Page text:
Landing Zone Schueller

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Landing Zone Schueller
Coordinates 13°58′10″N 108°33′30″E / 13.96944°N 108.55833°E / 13.96944; 108.55833 (Landing Zone Schueller)
Type Army Base
Site history
Built 1965
In use 1966-71
Battles/wars Vietnam Service Medal ribbon.svg
Vietnam War
Garrison information
Occupants 1st Cavalry Division
4th Infantry Division

Landing Zone Schueller (also known as LZ Road or FSB Schueller) is a former U.S. Army base west of An Khê District in central Vietnam.

History[edit]

The base was first established in 1965 by the 1st Cavalry Division, beside QL-19 and approximately 13 km west of An Khê near the Mang Yang Pass.[1] The base was originally named after 1LT James Schueller, from the 2nd Battalion, 17th Artillery who was killed in a C-130 crash at Camp Radcliff on 17 June 1967.[2]

The base was later used by the 3rd Brigade, 4th Infantry Division.

On 10 April 1968 a People's Army of Vietnam (PAVN) force estimated at 250 men attempted to block Route 19 and create an ambush west of Schueller. A booby-trapped artillery round was discovered on the road by MPs and when a bomb-disposal team arrived the ambush was triggered prematurely. A reaction force from the 1st Battalion, 69th Armor Regiment at Schueller was called forward and quickly overwhelmed the PAVN ambushers some of whom retreated to a nearby hill where they were assaulted by the 1st Battalion, 503rd Infantry. The engagement resulted in 1 U.S. and 40 PAVN killed.[3]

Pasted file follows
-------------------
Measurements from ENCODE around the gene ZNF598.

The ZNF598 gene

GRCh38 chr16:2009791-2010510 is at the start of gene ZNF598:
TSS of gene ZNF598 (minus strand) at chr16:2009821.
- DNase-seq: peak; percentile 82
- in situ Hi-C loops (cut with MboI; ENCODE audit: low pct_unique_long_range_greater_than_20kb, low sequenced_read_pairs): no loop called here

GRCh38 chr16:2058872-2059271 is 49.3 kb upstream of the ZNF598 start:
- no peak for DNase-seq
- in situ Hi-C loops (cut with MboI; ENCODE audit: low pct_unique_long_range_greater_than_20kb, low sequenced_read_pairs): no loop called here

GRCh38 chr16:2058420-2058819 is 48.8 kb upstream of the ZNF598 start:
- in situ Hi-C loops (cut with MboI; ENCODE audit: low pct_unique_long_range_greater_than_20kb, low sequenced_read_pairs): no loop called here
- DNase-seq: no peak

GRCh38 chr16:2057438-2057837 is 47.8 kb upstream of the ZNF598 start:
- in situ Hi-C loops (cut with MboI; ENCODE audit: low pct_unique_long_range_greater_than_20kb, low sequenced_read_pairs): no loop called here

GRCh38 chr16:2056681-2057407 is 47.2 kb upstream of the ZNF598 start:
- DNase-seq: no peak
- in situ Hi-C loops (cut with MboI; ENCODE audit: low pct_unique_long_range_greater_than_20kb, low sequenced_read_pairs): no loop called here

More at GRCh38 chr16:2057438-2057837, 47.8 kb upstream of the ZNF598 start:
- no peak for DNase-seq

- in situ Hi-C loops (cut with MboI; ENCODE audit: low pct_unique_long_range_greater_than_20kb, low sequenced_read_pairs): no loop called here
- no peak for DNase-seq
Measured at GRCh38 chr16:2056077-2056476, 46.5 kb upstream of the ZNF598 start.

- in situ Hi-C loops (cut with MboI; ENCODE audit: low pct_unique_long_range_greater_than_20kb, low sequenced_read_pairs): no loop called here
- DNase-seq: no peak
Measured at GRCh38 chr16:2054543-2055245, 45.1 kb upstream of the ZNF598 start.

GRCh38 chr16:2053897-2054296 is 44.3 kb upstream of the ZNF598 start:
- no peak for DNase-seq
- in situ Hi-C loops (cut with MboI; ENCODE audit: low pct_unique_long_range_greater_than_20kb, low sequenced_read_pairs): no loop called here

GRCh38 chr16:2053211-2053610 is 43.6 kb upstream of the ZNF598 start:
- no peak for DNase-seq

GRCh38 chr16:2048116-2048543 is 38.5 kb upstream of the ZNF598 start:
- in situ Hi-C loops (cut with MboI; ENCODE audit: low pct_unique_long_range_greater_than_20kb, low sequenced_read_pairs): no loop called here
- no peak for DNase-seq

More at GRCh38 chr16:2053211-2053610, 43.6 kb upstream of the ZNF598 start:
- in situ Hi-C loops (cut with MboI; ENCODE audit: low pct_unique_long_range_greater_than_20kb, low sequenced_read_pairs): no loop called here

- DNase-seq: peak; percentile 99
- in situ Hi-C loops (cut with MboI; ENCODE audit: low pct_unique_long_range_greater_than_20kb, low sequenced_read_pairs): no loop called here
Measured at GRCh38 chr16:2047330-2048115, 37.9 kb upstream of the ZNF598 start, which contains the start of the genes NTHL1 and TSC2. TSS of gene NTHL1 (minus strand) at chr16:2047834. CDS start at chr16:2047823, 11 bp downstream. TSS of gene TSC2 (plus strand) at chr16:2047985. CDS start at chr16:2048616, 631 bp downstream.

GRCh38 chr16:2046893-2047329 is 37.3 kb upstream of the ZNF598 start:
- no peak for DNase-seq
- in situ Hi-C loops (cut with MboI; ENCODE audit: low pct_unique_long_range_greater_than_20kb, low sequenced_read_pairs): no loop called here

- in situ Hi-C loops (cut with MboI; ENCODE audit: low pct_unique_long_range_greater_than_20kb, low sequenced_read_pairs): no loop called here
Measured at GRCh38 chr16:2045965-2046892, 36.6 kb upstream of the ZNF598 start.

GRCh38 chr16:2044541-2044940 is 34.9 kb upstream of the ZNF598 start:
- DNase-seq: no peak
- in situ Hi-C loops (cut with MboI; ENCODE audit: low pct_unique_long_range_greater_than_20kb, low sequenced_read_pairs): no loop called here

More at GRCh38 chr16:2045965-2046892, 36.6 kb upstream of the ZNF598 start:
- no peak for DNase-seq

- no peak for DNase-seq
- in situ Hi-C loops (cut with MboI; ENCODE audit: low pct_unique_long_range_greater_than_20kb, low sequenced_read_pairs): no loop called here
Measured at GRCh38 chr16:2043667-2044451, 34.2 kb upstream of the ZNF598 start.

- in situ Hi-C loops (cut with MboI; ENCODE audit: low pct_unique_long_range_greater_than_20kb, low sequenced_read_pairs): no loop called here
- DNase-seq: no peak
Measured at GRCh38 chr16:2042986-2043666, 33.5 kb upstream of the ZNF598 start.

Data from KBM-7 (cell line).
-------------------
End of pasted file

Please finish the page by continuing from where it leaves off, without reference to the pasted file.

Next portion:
On the night of 21 January 1969 the 1st Battalion, 50th Infantry based at Schueller mounted a night ambush along Route 19 4 km west of Schueller killing 6 PAVN sappers who had been sabotaging the fuel pipeline beside Route 19.[4]

Other units stationed at Schueller included:

Current use[edit]

The base is abandoned and largely turned over to housing and farmland.

References[edit]

  1. ^ a b c Kelley, Michael (2002). Where we were in Vietnam. Hellgate Press. pp. 5–460. ISBN 978-1555716257. 
  2. ^ "James Patrick Schueller". The Virtual Wall. 
  3. ^ . 4th Infantry Division. 5 May 1968 http://www.rjsmith.com/ivy_leaf_article.html. Retrieved 18 November 2014.  Missing or empty |title= (help)
  4. ^ "After Action Interview Report Ambush at the Dak Po 21-22 January 1969". U.S. Army. Retrieved 18 November 2014.